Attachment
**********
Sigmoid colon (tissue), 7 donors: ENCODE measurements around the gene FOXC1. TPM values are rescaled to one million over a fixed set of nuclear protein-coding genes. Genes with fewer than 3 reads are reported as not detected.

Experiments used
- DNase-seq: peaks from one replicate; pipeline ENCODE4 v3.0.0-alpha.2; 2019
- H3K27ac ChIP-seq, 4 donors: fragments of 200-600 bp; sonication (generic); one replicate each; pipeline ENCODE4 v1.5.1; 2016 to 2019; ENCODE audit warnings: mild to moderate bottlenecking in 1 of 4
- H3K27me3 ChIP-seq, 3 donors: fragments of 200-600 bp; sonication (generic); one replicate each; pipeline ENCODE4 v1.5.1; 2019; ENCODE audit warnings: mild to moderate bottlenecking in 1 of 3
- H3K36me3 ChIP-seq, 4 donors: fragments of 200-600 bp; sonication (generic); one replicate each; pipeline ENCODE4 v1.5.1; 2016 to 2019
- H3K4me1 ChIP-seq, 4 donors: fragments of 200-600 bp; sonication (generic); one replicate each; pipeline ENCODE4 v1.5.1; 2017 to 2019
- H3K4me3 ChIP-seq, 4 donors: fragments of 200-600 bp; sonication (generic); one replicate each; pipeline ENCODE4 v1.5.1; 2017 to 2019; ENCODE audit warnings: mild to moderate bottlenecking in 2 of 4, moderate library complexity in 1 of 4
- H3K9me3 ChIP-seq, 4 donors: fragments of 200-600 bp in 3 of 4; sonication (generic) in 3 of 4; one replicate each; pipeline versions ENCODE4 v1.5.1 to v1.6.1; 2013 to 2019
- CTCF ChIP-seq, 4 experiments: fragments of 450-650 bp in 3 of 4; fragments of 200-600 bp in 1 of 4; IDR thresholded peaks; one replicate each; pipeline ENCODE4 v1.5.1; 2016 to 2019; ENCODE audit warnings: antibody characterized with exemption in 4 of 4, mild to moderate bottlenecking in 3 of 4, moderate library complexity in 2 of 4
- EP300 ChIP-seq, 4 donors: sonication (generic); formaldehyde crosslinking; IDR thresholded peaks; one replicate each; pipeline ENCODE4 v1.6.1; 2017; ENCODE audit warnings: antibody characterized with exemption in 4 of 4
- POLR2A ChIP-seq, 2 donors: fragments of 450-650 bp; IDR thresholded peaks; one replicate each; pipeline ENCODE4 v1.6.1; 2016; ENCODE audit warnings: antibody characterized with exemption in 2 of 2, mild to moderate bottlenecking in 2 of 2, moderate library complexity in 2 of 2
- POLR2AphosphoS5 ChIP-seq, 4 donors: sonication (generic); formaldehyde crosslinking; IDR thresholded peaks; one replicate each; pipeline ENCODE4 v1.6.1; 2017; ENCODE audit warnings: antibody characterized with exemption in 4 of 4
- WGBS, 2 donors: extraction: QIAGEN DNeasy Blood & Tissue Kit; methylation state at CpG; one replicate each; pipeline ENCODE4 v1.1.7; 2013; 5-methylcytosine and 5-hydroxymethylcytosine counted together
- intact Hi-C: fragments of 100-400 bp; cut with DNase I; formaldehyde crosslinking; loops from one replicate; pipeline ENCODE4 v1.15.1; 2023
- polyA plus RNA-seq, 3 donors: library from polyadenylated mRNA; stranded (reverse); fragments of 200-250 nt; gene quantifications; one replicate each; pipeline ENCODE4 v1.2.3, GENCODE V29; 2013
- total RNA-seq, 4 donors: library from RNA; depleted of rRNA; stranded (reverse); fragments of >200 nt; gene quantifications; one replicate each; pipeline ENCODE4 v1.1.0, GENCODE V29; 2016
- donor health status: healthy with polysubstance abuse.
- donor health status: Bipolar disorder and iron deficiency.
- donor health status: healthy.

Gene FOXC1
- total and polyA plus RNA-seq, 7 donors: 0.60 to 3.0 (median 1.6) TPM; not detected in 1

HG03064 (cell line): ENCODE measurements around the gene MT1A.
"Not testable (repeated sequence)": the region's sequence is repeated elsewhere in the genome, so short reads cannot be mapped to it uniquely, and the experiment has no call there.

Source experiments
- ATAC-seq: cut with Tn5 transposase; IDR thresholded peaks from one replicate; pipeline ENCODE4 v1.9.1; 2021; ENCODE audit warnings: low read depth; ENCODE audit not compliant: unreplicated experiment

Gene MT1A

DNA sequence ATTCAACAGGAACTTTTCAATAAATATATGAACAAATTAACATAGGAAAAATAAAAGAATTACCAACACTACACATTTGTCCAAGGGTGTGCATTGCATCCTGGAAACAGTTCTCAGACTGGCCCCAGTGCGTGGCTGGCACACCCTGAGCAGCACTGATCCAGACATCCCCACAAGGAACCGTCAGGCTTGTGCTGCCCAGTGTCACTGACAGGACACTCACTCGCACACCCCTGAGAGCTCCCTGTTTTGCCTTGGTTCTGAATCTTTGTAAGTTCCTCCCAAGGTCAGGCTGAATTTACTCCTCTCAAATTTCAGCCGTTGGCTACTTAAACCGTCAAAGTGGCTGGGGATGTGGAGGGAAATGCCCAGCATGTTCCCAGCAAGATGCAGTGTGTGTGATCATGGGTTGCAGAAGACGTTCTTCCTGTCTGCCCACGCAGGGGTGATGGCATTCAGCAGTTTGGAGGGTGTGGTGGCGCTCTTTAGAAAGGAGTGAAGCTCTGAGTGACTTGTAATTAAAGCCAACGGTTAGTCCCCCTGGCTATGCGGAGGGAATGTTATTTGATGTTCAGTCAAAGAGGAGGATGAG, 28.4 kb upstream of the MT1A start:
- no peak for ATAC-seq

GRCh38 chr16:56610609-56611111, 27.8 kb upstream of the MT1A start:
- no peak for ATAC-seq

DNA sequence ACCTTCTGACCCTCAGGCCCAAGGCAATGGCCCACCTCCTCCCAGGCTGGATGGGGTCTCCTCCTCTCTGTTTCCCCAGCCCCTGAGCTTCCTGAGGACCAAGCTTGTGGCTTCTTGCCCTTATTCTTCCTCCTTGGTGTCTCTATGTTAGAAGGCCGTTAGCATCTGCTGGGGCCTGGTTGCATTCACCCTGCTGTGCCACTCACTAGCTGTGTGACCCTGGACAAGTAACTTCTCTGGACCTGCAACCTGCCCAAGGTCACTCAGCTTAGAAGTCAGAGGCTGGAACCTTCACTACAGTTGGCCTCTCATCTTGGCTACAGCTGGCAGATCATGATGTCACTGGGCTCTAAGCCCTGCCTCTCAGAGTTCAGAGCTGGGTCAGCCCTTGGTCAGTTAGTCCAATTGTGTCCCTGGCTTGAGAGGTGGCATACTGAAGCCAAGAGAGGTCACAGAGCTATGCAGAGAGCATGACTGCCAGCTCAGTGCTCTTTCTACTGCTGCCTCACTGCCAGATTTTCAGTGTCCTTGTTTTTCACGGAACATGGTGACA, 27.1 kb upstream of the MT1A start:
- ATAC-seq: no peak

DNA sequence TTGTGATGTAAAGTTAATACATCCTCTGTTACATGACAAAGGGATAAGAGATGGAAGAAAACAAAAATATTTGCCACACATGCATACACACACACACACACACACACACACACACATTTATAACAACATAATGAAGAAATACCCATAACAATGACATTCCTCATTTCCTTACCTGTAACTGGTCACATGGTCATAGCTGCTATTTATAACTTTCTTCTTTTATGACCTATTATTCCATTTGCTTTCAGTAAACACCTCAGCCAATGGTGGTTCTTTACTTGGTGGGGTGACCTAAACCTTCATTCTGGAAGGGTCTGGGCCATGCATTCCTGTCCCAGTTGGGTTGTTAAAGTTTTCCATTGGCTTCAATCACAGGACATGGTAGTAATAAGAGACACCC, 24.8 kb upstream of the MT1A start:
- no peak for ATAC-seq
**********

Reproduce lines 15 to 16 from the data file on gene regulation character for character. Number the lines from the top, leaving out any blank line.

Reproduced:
- intact Hi-C: fragments of 100-400 bp; cut with DNase I; formaldehyde crosslinking; loops from one replicate; pipeline ENCODE4 v1.15.1; 2023
- polyA plus RNA-seq, 3 donors: library from polyadenylated mRNA; stranded (reverse); fragments of 200-250 nt; gene quantifications; one replicate each; pipeline ENCODE4 v1.2.3, GENCODE V29; 2013